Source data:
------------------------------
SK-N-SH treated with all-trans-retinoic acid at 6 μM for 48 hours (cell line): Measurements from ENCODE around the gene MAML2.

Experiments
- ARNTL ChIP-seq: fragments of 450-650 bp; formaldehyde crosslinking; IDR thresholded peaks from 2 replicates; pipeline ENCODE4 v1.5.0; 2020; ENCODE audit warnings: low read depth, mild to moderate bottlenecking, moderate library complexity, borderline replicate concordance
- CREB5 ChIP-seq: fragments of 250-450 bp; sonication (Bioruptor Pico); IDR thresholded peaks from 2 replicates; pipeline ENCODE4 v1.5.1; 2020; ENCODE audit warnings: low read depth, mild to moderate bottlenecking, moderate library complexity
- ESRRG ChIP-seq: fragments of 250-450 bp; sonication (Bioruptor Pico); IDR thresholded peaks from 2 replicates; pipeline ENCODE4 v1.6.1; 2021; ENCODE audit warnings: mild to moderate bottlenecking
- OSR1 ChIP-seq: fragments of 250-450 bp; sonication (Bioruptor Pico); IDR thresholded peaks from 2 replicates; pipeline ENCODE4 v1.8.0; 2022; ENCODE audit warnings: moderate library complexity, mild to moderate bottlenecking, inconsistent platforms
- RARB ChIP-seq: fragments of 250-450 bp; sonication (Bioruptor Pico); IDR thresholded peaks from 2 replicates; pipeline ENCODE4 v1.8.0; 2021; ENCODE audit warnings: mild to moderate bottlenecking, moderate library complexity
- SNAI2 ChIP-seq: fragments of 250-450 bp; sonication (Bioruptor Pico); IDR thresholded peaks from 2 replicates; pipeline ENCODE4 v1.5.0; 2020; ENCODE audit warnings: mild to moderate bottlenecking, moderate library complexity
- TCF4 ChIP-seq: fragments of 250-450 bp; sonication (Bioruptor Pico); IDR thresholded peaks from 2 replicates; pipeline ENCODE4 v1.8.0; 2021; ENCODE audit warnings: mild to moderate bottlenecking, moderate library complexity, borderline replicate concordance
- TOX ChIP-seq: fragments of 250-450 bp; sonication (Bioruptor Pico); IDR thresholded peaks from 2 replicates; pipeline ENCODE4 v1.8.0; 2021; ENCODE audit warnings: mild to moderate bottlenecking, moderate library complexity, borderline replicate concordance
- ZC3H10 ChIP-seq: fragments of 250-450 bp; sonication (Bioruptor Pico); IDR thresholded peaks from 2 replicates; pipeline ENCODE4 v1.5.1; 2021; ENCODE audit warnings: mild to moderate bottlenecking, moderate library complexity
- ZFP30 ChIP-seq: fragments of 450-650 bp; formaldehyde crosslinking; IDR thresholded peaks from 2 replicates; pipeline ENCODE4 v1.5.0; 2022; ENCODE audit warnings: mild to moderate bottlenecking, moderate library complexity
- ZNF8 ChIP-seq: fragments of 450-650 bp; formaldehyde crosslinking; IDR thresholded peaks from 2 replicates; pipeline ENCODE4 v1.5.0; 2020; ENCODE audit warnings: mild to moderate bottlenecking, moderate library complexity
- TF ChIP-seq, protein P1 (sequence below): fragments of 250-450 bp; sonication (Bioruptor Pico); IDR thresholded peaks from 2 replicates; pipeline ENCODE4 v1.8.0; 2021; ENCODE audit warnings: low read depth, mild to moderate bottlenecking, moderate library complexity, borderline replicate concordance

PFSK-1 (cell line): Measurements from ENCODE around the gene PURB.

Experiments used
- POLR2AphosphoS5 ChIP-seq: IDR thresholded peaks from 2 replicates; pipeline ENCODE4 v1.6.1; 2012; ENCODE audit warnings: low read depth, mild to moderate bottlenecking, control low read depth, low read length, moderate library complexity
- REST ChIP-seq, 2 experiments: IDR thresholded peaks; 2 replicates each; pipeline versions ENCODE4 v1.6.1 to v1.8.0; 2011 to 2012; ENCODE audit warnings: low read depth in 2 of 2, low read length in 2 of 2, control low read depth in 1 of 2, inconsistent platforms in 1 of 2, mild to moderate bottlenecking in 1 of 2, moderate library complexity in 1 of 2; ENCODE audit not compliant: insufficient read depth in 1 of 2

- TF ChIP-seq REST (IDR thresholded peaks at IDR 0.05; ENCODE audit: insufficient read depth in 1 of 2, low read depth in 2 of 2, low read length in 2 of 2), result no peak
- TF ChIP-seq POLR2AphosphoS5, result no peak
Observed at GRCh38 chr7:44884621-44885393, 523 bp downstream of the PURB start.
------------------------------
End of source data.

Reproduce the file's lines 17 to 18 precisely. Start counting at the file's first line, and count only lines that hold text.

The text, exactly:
- POLR2AphosphoS5 ChIP-seq: IDR thresholded peaks from 2 replicates; pipeline ENCODE4 v1.6.1; 2012; ENCODE audit warnings: low read depth, mild to moderate bottlenecking, control low read depth, low read length, moderate library complexity
- REST ChIP-seq, 2 experiments: IDR thresholded peaks; 2 replicates each; pipeline versions ENCODE4 v1.6.1 to v1.8.0; 2011 to 2012; ENCODE audit warnings: low read depth in 2 of 2, low read length in 2 of 2, control low read depth in 1 of 2, inconsistent platforms in 1 of 2, mild to moderate bottlenecking in 1 of 2, moderate library complexity in 1 of 2; ENCODE audit not compliant: insufficient read depth in 1 of 2